Failure of breeding for entire populations of Antarctic birds: Antarctic seabirds are adapted to harsh polar conditions, but climate change is proving to be too much for them. A recent study shows that during the prime breeding months of December 2021 to January 2022, researchers did not find any nests in areas where colonies typically contain hundreds of thousands of birds. Climate change exacerbates extreme weather events, including heat waves, storms, and anomalous sea ice concentrations that negatively impact polar wildlife. While extreme weather events usually affect only a part of the population, this study reports complete breeding failure of the Antarctic petrel, snow petrel, and south polar skua populations in Dronning Maud Land, Antarctica, due to snowstorms.
The storm caused almost complete and large-scale breeding failures, which is rare for an entire population. The study’s lead author, Sebastien Descamps, says that “having zero breeding success is really unexpected.” The research focuses on Svarthamaren and nearby Jutulsessen, which contain two of the world’s largest Antarctic petrel colonies. These areas are also important breeding grounds for snow petrels and south polar skuas.
In previous years, the colonies contained between 20,000 and 200,000 Antarctic petrel nests, around 2,000 snow petrel nests, and over 100 skua nests annually. Shockingly, during the 2021–2022 season, there were only three breeding Antarctic petrels in Svarthamaren, a handful of breeding snow petrels, and zero skua nests. The extreme weather affected a large part of the Antarctic petrel population in colonies spread over hundreds of kilometers. For birds that lay their eggs on bare ground, too much snow renders the ground inaccessible and makes it impossible to raise chicks. The storms also force the birds to expend energy on sheltering and keeping warm.
Researchers are now realizing that climate change is affecting the region more than just warming, as previously thought. While there were no obvious signs of climate warming in Antarctica until recently, new studies and extreme weather events are changing the way researchers see climate change in Antarctica. The study emphasizes the need to continue monitoring and studying polar wildlife in the face of climate change to better understand the impacts and potential solutions.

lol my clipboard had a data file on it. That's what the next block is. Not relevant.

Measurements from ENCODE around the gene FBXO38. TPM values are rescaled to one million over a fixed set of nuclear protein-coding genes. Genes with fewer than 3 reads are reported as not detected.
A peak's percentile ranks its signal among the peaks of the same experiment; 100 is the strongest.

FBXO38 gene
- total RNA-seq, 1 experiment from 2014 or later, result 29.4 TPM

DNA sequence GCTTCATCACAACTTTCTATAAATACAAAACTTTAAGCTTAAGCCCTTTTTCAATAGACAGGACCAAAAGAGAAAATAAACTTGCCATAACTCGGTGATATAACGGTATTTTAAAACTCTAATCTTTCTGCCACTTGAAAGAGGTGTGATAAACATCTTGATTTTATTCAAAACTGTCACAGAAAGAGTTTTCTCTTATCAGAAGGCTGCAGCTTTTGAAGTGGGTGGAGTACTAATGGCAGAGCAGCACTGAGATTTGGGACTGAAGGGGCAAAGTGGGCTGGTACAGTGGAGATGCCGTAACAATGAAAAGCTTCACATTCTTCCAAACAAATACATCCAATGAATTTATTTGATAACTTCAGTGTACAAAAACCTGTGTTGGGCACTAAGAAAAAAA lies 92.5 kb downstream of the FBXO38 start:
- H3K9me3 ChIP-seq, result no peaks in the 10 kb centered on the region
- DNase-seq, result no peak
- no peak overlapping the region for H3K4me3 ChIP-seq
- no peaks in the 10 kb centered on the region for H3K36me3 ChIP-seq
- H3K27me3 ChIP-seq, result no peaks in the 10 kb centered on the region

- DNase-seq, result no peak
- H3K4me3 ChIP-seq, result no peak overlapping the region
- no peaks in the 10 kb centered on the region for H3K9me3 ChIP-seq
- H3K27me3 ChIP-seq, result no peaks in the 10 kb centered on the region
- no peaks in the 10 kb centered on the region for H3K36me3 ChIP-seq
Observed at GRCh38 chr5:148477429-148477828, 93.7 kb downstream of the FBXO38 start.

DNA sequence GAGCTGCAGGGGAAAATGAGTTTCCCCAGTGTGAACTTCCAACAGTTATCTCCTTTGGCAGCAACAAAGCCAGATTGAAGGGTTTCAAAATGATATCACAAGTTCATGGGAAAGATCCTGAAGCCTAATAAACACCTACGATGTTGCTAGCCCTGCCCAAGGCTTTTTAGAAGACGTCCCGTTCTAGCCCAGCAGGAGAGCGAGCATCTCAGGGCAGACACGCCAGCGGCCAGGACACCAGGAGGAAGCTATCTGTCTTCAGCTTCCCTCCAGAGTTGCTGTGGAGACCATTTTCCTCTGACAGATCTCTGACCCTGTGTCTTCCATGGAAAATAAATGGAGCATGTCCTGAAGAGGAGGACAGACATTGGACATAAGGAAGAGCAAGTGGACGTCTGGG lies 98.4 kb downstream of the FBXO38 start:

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Frequently Asked Questions About Failure of breeding for entire populations of Antarctic birds
Q: What happened to the Antarctic bird populations during the breeding season in 2021-2022?
A: Extreme snowstorms caused the entire populations of Antarctic birds to fail to breed during their prime breeding season in 2021-2022.
Q: Which species of birds were affected by the breeding failure?
A: The breeding failure affected the three most common seabird species in the Dronning Maud Land area of Antarctica: Antarctic petrels, Snow petrels, and South polar skuas.
Q: How unusual is it for an entire population of seabirds to fail to breed?
A: Complete breeding failure of an entire population of seabirds due to extreme environmental conditions is rarely observed.
Q: What caused the extreme snowstorms in Antarctica?
A: The extreme snowstorms were attributed to climate change, which increases the frequency and intensity of extreme weather events, including snowstorms.
Q: How did the snowstorms affect the bird populations’ ability to breed?
A: The snowstorms made the ground inaccessible for the birds, making it impossible for them to lay eggs and raise their chicks. The storms also forced the birds to spend their energy sheltering and conserving energy to survive.
Q: What impact could this breeding failure have on the environment?
A: The breeding failure could have a significant impact on the environment, as these birds are an essential part of the food chain in Antarctica. The loss of these populations could have ripple effects throughout the ecosystem.
Q: What does this breeding failure indicate about the impact of climate change on Antarctica?
A: The breeding failure highlights the impact of climate change on Antarctica and its wildlife. Researchers are increasingly concerned about the effects of climate change on the continent and are calling for urgent action to address the issue.